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Social variation in reasons for contacting general practice out-of-hours: implications for daytime service provision?

Drummond, N., McConnachie, A., O'Donnell, C.A., Moffat, K.J., Wilson, P., and Ross, S. (2000) Social variation in reasons for contacting general practice out-of-hours: implications for daytime service provision? British Journal of General Practice, 50 (455). pp. 460-464. ISSN 0960-1643

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Abstract

Background: Contact with general practice out-of-hours services increases with socioeconomic deprivation. The reasons for this association are unclear but may include variations in access to daytime services or differences in morbidity.

Aim: To identify the reasons for contact with the Glasgow Emergency Medical Service (GEMS) in relation to patient sociodemographic characteristics and the nature of the presenting problem.

Method: All contacts with GEMS over a one-week period (n = 3193) in October 1996 were identified and a random 1:2 sample were sent a postal questionnaire investigating their reasons for contacting the service. Sociodemographic data and presenting problems were extracted from the service contact sheet. Data were analysed using correspondence analysis.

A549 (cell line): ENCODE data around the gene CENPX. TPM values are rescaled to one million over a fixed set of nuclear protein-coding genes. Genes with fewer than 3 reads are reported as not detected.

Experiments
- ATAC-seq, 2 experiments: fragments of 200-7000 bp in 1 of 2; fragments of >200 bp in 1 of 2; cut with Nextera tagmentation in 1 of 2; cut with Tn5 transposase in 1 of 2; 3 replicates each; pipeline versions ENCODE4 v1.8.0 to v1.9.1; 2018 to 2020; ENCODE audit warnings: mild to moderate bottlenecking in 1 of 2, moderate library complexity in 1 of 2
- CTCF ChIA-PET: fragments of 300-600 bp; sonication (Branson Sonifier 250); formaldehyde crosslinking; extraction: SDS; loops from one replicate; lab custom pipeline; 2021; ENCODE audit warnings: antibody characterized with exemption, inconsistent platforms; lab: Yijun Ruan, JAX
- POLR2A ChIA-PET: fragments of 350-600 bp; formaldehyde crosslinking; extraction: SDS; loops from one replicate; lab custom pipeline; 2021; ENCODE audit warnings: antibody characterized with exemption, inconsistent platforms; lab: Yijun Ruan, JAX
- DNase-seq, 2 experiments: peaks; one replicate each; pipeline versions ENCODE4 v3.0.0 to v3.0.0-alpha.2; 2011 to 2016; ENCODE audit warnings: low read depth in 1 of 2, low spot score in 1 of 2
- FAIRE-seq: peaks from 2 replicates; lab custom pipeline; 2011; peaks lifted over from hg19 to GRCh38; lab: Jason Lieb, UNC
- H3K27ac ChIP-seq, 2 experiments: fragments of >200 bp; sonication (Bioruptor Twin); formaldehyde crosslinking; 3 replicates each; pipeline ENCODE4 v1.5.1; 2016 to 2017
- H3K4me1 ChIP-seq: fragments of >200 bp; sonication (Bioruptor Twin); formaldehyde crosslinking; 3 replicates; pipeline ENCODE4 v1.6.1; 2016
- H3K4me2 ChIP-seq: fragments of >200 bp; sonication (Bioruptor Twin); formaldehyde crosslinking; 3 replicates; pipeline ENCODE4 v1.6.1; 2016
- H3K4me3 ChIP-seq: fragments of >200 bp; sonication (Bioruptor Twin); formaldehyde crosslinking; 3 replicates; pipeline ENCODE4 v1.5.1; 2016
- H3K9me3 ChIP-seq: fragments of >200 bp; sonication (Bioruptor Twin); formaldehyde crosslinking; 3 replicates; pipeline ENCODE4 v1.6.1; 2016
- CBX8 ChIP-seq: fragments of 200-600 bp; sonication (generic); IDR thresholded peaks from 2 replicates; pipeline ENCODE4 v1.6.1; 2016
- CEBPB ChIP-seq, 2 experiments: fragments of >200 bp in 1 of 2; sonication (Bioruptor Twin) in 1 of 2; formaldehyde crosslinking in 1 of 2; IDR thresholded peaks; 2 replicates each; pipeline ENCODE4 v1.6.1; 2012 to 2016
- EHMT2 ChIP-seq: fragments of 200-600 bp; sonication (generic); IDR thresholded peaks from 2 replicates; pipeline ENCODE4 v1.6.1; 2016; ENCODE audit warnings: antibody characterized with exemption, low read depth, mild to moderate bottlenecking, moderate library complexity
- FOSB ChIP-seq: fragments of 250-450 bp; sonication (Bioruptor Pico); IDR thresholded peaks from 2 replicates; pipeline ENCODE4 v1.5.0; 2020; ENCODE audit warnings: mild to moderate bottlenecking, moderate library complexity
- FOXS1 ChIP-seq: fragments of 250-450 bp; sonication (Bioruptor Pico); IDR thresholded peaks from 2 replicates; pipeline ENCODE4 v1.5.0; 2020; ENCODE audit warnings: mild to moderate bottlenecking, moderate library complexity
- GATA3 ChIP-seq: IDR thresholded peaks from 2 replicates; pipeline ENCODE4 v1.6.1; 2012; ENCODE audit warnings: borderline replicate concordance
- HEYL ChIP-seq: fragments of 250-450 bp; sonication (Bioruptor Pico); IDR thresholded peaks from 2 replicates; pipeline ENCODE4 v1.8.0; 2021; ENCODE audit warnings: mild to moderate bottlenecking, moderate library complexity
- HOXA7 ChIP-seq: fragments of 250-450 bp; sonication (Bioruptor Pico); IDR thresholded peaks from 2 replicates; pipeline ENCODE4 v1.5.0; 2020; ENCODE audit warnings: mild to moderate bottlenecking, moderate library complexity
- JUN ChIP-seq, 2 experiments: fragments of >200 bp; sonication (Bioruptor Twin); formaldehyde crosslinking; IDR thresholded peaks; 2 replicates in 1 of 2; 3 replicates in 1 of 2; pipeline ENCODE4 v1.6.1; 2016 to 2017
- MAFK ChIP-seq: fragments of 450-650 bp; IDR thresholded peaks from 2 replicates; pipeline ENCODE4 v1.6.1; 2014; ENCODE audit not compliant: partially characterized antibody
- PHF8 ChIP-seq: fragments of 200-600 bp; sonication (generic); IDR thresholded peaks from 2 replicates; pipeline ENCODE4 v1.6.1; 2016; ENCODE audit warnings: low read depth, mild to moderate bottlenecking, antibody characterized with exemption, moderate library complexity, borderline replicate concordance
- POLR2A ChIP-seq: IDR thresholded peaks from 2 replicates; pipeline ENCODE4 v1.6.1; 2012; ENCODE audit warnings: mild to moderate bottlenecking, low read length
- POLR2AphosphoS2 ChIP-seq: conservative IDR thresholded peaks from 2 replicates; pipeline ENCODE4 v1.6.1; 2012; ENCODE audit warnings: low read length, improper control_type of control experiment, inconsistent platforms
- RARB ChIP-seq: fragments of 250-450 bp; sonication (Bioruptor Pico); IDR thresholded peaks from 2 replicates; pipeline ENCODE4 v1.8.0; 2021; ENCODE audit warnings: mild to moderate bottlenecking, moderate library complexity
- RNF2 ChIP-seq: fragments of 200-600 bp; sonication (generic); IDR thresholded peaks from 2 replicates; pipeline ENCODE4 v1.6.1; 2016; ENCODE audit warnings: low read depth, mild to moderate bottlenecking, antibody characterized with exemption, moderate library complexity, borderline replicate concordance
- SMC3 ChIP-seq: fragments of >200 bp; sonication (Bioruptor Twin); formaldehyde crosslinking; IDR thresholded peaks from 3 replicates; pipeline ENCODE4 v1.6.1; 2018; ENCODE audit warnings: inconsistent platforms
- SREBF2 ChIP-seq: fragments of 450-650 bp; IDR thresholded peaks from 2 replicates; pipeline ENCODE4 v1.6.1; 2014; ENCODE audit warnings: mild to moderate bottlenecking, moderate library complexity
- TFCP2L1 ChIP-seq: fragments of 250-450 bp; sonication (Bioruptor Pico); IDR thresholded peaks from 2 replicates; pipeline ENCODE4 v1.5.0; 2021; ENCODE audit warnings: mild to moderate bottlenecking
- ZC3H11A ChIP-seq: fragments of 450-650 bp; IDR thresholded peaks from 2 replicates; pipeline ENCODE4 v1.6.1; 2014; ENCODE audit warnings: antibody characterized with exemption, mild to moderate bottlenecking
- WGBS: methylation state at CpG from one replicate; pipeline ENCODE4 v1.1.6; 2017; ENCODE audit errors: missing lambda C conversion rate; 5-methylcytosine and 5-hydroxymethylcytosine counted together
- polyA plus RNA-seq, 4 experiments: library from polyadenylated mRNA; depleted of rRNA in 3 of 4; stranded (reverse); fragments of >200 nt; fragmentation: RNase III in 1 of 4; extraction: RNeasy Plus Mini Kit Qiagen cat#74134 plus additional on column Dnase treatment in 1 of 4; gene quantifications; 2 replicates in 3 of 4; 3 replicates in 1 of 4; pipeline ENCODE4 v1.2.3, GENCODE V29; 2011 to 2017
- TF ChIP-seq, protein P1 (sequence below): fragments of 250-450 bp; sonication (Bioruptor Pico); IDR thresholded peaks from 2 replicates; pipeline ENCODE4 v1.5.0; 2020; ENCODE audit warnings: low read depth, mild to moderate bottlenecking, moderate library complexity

Results: Correspondence analysis identified two factors characterised as 'perceived problems with daytime services' and 'perceived urgency'. Scores on the former dimension were significantly associated with age (P<0.0001), gender (P<0.0001), socioeconomic category (P<0.0001), and presenting problem (P = 0.015) and scores were higher in adults, in males, among the non-affluent (particularly those resident in deprived areas), and in those presenting with a musculoskeletal problem. Scores on the latter dimension were significantly associated with age (P<0.0001) and presenting problem (P<0.0001). Scores tended to increase after childhood and for each of the five most frequent categories of presenting problem relative to other symptoms.

Conclusions: Compared to those from affluent areas, patients from non-affluent areas appear to perceive difficulties accessing their general practitioner during surgery hours and may contact out-of-hours services as an alternative.

Item Type:Article
Status:Published
Refereed:Yes
Glasgow Author(s):McConnachie, Dr Alex and Wilson, Dr Philip and O'Donnell, Prof Catherine
Authors: Drummond, N., McConnachie, A., O'Donnell, C.A., Moffat, K.J., Wilson, P., and Ross, S.
Subjects:R Medicine > R Medicine (General)
College/School:College of Medical Veterinary and Life Sciences > Institute of Health and Wellbeing > Robertson Centre
College of Medical Veterinary and Life Sciences > Institute of Health and Wellbeing > General Practice and Primary Care
Journal Name:British Journal of General Practice
ISSN:0960-1643
ISSN (Online):1478-5242
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